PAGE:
Group-1 Clomiphene Citrate Group-2 Letrozole
Ovulation rate (%) 84.0 92.0
Pregnancy rate (%) 20.0 36.0
Multiple pregnancy (%) 40 None

Outcome of treatment

Table 3 depicts the outcome of treatment observed in our study, where ovulation rate was higher in group 2(92%) as compared to group 1(84%). Similarly the pregnancy rate was also higher in group 2(36%) as compared to group 1(20%).

It was observed that rate of multiple pregnancy was higher in Group 1 i.e. 40%, whereas none of the subjects in Group 2 developed multiple pregnancies.


Since 1960, Clomiphene Citrate was considered to be the sole first line ovulation induction agent. However, clomiphene resistance (15-20%), endometrial thinning, and poor cervical mucus (15-50% of cases) makes it ineffective in many situations. Letrozole, which is an aromatase inhibitor, has been explored as a good alternative by many researchers, but the evidence about its efficacy as compared to clomiphene is conflicting.

Clomiphene citrate (CC) is a non-steroidal tri-phenyl ethylene derivative. It has both estrogen agonist & antagonist properties, depending on prevailing levels of endogenous estrogen. CC is a racemic mixture of 2 distinct stereo-isomers, enclomiphene (62%) and zuclomiphene (38%). Because of its structural similarity to estrogen, CC probably induces ovulation primarily through the effects on hypothalamic GnRH pulse generator. During CC treatment, Levels of LH & FSH rise then fall again after typical 5 day course of therapy. In normal cycling women, CC increases GnRH pulse frequency. In anovulatory women with PCOS, in whom GnRH pulse frequency is already very high, CC increases pulse amplitude but not the frequency. It can also be used in males with oligospermia.

Clomiphene Resistance

It is defined as absent of ovulation (absence of follicular development on TVS with concomitant failure of E2 levels to raise) after treatment with CC (100mg for 5 days in 3 cycles). It is seen in 20-25% of the cases.

Known side effects are vasomotor flushes, breast tenderness, pelvic discomfort, nausea, visual disturbances, rarely OHSS (Ovarian hyper-stimulation syndrome).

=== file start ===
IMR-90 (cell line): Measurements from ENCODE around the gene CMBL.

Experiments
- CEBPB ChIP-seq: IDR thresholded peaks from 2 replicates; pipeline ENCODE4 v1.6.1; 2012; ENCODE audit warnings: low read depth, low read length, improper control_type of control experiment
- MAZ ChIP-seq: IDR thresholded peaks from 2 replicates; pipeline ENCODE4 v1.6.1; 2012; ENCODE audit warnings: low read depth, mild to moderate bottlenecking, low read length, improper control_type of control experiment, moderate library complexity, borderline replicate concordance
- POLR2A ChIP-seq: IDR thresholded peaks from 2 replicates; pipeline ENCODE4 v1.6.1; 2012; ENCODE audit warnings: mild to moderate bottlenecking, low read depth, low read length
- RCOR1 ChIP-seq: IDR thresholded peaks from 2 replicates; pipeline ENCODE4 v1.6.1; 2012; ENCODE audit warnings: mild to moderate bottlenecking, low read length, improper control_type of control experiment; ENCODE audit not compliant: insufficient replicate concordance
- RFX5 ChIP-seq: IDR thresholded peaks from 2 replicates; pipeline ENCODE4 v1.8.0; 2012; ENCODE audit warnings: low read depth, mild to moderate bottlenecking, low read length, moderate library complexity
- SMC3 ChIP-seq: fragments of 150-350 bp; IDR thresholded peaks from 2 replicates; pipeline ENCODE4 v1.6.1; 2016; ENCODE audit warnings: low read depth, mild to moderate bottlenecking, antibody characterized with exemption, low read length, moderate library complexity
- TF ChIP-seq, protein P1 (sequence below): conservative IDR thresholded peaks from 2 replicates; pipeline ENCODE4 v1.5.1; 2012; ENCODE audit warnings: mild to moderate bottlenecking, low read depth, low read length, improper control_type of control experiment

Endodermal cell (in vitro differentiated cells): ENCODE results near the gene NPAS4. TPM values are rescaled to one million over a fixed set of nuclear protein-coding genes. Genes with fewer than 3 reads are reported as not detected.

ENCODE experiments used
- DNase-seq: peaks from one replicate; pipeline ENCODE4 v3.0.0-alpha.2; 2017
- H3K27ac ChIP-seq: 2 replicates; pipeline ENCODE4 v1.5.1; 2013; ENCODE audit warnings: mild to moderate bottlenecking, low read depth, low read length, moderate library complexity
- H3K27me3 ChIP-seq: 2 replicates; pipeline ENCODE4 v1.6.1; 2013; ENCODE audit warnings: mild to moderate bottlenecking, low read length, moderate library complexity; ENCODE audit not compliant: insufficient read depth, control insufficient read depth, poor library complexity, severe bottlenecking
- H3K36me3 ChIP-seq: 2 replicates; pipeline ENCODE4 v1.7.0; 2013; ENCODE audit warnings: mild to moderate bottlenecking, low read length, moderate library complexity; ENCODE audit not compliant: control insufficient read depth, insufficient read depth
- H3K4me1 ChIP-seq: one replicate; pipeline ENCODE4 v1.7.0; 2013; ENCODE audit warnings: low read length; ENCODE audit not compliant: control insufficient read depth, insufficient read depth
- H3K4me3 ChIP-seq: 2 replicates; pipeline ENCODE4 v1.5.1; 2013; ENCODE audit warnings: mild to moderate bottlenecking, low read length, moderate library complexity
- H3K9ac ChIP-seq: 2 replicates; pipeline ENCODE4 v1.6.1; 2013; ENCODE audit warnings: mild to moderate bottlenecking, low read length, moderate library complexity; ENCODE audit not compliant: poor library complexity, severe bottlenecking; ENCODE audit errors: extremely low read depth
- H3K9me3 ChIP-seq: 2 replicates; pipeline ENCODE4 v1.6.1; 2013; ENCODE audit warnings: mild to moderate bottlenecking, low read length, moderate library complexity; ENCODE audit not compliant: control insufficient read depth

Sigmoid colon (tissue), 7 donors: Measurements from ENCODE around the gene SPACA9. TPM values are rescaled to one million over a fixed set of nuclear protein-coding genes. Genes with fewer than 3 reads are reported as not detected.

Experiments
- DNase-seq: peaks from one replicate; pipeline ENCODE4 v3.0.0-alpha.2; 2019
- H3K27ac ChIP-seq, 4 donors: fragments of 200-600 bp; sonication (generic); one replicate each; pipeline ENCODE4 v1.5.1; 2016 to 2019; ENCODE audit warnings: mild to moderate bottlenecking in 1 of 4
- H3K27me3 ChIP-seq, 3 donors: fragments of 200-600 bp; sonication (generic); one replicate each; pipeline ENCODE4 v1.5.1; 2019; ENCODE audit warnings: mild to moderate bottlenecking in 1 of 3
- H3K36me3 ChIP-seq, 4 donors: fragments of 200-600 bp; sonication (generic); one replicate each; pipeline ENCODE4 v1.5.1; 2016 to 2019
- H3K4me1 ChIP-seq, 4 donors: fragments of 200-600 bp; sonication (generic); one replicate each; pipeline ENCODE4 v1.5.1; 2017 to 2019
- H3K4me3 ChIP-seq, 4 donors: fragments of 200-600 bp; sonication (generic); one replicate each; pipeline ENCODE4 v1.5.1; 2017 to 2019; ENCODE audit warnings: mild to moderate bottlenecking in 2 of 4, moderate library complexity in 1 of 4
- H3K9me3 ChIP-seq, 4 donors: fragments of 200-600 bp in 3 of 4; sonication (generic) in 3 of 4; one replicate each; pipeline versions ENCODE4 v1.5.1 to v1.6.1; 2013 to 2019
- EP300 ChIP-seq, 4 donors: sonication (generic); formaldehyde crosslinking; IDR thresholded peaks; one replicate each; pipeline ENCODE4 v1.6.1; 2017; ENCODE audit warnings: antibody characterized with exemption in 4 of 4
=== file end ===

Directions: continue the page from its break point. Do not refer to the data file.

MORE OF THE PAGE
Letrozole is third generation aromatase inhibitor used for treatment of breast cancer in post menopausal women for several years, later it was approved for ovulation induction. It is a category B drug.

Aromatase inhibitors release the HPO axis from the estrogenic negative feedback, increase gonadotrophin secretion, and stimulate ovarian follicular development. Locally in the ovary they increase the follicular sensitivity to FSH. Advantages of letrozole over CC are: 1) Rapid elimination from the body (half life-45 hrs), 2) no adverse anti-estrogenic effects on endometrium or cervical mucus, 3) absence of estrogen receptor depletion and, 4) limited number of mature follicles(decrease incidence of OHSS & multiple pregnancy).

In our study, CC group shows statistically significant multi-follicular development (CC 38.1%, Let 13.1%). This is expected and corroborated by number of studies. Letrozole resulted in mono- folliculogenesis in 86.9% of cases, which is optimal for ovulation induction in PCOS women. However, where multiple follicular development is needed, letrozole may be inadequate.

In our study, the mean endometrial thickness was slightly higher in letrozole group, 9.18 + 1.49 compared to CC 7.86±1.25. In a recent study by Banerjee et al 147 Indian women with PCOS were compared between letrozole (2.5 mg) Vs. clomiphene (100 mg). Mean endometrial development was 8.72±11.41 mm in letrozole and 8.78±1.16mm in CC group (P = 0.004). Mitwally and Casper found letrozole associated with greater endometrial thickness.13

Badawy et al.14 in their study of 438 patients with 1063 cycles, one of the largest studies comparing CC and letrozole, reported statistically significantly higher endometrial thickness in CC group (9.2±0.7) vs. letrozole (8.1±0.2,P = 0.021). Few studies have shown no significant difference between the two groups with regard to effect on endometrium.16, 15

Pregnancy rate per cycle was astonishingly high with letrozole in our study (36.0%) Vs. (20.0%). Requena et al in their literature review looked at randomized trials comparing letrozole versus clomiphene as first line therapy and included four studies (Atay et al 2006; Bayar et al 2006; Sorabvand et al 2006; Badawy et al 2007).19, 18, 17, 14

The ovulation rate for letrozole in comparison with clomiphene did not differ significantly, being 84% with CC vs 92% with letrozole.

In a meta-analysis by He and Jiang,20 the clinical efficacy of letrozole was compared with clomiphene for ovulation induction in PCOS women. This is one of the largest meta-analysis of the subject published. Six RCTs involving 841 patients were analyzed. There were no significant differences in pregnancy rate, abortion rate, and multiple pregnancy rate between the two groups. The evidence from ovulation rate was not enough to support either of the drugs.


Our study showed statistically significantly higher mono-follicular development and pregnancy rates when letrozole was used as ovulation induction drug in infertile PCOS women. Whereas, though CC group showed good ovulation rate but final outcome was poor which can be due to anti-estrogenic effect resulting poor endometrial response and negative effect on cervical mucus.

However there is need for larger well designed randomized trials to generate robust data in order to establish the true potential of letrozole.

Source of funding


Conflict of interest